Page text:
much of this comes from Socrates Cafe by Christopher Phillips
To understand absolute truth, one must start with what exactly is the world and our location in it. Thomas Hobbes inthe Leviathan states that the "world is the whole mass of all things that are" but is never very clear on what he means by "all things."
Immanuel Kant talks about 'two worlds' which are very Platonic in formation. He talks about thephenomenal world and the noumenal world. Phenom: knowable by senses and interpreted by the mind. Noum: that which lies beyond the world of space and time, cause and effect. Kant talks about this is where Absolute Truth exists.
Plato talked about the world we see, like shadows and reflections on the wall of a cave. the absolute truth is beyond the walls of the cave and very few ever make it out, and those who do, it hurts their eyes and no one believes them.
John Locke talks about how truth can best be known through science and religion, namely that Christianity is the most reasonable and natural choice (duh, cause you're a Christian Locke...). nature holds the absolute truth but reason is the only means in which to interpret it and gain it.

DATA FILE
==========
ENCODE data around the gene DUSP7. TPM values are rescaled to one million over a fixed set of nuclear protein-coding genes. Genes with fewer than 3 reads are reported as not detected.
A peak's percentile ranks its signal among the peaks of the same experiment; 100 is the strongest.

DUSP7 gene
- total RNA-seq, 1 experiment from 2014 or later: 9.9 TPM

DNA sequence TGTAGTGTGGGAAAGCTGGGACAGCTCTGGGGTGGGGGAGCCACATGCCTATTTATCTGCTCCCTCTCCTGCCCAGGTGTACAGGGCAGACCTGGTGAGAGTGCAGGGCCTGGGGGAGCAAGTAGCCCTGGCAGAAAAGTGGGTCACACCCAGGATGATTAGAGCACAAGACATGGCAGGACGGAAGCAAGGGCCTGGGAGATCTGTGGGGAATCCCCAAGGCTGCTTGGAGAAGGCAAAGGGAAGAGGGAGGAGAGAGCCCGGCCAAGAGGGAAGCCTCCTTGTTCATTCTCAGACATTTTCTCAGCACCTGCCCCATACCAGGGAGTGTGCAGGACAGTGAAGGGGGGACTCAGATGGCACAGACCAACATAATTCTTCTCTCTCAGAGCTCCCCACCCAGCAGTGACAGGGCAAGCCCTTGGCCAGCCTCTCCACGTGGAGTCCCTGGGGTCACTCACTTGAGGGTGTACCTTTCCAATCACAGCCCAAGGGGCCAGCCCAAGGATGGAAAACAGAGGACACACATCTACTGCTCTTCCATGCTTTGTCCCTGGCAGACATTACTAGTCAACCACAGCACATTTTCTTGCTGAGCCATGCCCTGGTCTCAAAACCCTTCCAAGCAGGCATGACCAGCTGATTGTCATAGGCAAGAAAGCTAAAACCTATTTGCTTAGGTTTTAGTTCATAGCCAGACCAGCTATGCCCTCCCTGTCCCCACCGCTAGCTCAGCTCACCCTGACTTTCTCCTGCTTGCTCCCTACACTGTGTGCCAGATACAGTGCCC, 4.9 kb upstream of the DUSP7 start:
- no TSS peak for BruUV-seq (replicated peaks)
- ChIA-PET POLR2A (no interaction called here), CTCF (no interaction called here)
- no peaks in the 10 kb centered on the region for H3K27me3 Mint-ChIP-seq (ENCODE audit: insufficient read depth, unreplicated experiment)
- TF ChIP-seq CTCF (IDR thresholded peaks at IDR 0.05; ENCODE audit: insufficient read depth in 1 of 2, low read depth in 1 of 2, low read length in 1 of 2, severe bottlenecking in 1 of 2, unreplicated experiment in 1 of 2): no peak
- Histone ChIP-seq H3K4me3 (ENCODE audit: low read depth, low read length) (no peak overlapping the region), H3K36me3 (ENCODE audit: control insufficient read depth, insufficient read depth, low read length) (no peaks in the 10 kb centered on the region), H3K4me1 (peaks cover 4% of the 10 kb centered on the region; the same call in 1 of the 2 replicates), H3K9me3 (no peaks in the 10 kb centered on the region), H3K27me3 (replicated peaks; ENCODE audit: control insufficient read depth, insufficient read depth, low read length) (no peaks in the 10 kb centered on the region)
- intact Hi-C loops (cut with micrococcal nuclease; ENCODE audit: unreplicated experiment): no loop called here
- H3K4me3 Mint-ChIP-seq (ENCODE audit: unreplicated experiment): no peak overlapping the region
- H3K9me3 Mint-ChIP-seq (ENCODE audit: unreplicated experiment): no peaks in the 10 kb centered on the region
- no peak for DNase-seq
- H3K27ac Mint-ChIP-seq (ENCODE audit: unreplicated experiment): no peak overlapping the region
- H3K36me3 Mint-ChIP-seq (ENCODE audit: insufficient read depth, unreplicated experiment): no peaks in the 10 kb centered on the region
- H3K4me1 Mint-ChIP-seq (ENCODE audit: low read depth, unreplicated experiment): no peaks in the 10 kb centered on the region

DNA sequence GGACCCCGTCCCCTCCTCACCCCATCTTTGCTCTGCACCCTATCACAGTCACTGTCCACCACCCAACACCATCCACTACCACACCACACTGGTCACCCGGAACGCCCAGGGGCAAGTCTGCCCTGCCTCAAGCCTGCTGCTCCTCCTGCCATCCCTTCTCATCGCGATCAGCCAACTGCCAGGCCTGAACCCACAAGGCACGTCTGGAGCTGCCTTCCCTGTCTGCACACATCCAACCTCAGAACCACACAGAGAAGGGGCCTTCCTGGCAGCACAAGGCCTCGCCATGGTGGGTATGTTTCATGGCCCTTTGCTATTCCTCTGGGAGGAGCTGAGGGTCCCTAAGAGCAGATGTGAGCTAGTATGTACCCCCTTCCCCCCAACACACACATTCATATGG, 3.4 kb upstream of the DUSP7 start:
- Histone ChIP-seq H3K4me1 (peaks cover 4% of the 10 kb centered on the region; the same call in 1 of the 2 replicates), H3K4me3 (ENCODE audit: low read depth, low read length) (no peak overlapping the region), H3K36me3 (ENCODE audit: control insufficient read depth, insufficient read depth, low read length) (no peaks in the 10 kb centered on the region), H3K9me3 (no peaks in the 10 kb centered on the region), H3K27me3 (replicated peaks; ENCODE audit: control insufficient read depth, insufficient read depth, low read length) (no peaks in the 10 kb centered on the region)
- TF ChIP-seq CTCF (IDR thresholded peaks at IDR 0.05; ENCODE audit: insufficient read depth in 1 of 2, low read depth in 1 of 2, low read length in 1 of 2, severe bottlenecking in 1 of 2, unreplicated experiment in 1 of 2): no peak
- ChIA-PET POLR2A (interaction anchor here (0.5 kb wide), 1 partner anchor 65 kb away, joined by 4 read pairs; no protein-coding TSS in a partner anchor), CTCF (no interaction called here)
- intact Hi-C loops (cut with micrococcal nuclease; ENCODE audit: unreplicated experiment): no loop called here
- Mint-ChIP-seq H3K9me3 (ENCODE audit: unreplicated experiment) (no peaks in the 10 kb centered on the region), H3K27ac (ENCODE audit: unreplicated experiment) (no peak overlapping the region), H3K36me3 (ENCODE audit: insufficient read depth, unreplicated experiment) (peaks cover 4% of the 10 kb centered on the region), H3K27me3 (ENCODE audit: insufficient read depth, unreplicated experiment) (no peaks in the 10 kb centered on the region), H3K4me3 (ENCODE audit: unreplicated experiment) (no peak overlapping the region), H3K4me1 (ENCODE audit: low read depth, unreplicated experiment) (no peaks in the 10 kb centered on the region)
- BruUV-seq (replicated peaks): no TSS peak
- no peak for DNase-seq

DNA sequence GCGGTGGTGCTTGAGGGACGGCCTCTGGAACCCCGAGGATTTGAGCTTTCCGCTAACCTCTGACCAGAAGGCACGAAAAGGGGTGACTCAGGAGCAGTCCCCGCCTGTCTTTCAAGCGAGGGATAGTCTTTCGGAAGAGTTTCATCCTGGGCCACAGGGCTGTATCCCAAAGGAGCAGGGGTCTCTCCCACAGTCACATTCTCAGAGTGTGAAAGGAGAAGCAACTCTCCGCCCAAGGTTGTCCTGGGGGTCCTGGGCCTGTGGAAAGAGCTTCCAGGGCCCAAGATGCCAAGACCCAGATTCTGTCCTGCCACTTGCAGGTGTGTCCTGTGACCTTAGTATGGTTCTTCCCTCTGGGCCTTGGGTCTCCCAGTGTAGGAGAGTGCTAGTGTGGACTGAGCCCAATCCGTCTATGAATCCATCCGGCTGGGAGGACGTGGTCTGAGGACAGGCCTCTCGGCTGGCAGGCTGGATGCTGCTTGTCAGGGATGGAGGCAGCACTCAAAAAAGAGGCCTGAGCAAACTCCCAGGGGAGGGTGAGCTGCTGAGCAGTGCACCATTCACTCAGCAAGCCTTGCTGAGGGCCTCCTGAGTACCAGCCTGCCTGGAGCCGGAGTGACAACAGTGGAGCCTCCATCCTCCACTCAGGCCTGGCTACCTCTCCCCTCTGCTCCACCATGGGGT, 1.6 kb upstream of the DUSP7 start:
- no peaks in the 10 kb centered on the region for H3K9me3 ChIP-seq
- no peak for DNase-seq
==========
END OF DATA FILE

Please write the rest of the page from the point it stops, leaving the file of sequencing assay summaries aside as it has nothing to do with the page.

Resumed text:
Ludwig Wittgenstein stated that the world is "the totality of facts" which contain a logical structure that shape and delimit our world. facts are inherently knowable but "we must be silent" about the so-called unknowable until it is revealed.
Aristotle stated that the world we speak of, the universe as a whole is always being talked about through our relation with it. there is no such thing as objectivity or a "view from no where" but all views are a "view from somewhere."
in his novel The Manticore, Robertson Davies talks about the "view from elsewhere" which states that the best we can do is seek to embrace views besides our own. this is echoed my Parker Palmer in the statement "The truth is between us." meaning that truth is relational and exists solely through interaction and relationships with others and the wider world (nature, animals, etc).
so which is it? where do you fall? i see the merit in many of these views but fall more with Aristotle, Davies, and Palmer than the others. any views you can think to add?